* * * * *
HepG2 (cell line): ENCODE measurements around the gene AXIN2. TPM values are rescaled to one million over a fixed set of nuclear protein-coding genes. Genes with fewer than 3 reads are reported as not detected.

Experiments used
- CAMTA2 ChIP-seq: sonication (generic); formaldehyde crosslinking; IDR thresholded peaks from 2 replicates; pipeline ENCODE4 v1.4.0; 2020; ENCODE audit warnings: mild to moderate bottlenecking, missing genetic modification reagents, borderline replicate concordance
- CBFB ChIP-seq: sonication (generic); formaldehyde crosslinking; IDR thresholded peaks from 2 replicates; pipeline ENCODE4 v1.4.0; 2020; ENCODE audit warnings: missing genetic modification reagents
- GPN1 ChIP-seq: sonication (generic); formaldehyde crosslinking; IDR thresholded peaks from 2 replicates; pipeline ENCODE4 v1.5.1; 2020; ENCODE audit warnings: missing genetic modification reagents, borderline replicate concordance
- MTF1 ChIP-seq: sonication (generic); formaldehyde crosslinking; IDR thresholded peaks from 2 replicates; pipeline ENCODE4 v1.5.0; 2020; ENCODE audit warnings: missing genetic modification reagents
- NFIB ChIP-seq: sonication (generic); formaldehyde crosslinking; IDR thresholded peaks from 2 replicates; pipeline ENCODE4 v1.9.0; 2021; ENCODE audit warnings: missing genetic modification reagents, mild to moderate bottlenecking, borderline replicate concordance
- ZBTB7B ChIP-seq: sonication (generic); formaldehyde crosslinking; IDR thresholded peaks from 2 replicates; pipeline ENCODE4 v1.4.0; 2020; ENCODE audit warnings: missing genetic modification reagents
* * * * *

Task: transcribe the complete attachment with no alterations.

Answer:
HepG2 (cell line): ENCODE measurements around the gene AXIN2. TPM values are rescaled to one million over a fixed set of nuclear protein-coding genes. Genes with fewer than 3 reads are reported as not detected.

Experiments used
- CAMTA2 ChIP-seq: sonication (generic); formaldehyde crosslinking; IDR thresholded peaks from 2 replicates; pipeline ENCODE4 v1.4.0; 2020; ENCODE audit warnings: mild to moderate bottlenecking, missing genetic modification reagents, borderline replicate concordance
- CBFB ChIP-seq: sonication (generic); formaldehyde crosslinking; IDR thresholded peaks from 2 replicates; pipeline ENCODE4 v1.4.0; 2020; ENCODE audit warnings: missing genetic modification reagents
- GPN1 ChIP-seq: sonication (generic); formaldehyde crosslinking; IDR thresholded peaks from 2 replicates; pipeline ENCODE4 v1.5.1; 2020; ENCODE audit warnings: missing genetic modification reagents, borderline replicate concordance
- MTF1 ChIP-seq: sonication (generic); formaldehyde crosslinking; IDR thresholded peaks from 2 replicates; pipeline ENCODE4 v1.5.0; 2020; ENCODE audit warnings: missing genetic modification reagents
- NFIB ChIP-seq: sonication (generic); formaldehyde crosslinking; IDR thresholded peaks from 2 replicates; pipeline ENCODE4 v1.9.0; 2021; ENCODE audit warnings: missing genetic modification reagents, mild to moderate bottlenecking, borderline replicate concordance
- ZBTB7B ChIP-seq: sonication (generic); formaldehyde crosslinking; IDR thresholded peaks from 2 replicates; pipeline ENCODE4 v1.4.0; 2020; ENCODE audit warnings: missing genetic modification reagents